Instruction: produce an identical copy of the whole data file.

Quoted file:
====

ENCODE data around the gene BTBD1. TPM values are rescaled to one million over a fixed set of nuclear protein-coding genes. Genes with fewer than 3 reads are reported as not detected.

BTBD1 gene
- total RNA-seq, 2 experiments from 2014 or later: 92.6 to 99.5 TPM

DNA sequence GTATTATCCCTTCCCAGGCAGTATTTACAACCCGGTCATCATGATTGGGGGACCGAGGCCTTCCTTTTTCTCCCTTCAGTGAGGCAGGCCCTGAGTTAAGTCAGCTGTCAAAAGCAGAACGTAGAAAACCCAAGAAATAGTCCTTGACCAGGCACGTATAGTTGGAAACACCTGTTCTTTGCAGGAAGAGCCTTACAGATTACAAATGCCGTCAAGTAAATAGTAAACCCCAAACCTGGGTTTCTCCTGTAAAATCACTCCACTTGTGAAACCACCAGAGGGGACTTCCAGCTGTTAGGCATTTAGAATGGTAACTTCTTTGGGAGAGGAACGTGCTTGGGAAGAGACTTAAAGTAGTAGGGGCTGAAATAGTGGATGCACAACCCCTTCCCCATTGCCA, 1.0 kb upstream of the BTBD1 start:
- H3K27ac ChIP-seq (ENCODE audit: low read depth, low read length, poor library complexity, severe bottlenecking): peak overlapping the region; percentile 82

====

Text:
ENCODE data around the gene BTBD1. TPM values are rescaled to one million over a fixed set of nuclear protein-coding genes. Genes with fewer than 3 reads are reported as not detected.

BTBD1 gene
- total RNA-seq, 2 experiments from 2014 or later: 92.6 to 99.5 TPM

DNA sequence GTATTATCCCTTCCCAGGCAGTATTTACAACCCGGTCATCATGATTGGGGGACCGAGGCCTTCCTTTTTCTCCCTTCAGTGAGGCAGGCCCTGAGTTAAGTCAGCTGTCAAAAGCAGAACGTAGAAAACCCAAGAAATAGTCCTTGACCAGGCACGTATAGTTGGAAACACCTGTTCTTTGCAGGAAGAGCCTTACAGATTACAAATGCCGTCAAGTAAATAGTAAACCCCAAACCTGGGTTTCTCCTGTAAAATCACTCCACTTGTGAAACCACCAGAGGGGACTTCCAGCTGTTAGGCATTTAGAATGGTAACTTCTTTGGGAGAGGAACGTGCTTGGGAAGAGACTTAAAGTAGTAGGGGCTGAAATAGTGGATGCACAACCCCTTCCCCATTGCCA, 1.0 kb upstream of the BTBD1 start:
- H3K27ac ChIP-seq (ENCODE audit: low read depth, low read length, poor library complexity, severe bottlenecking): peak overlapping the region; percentile 82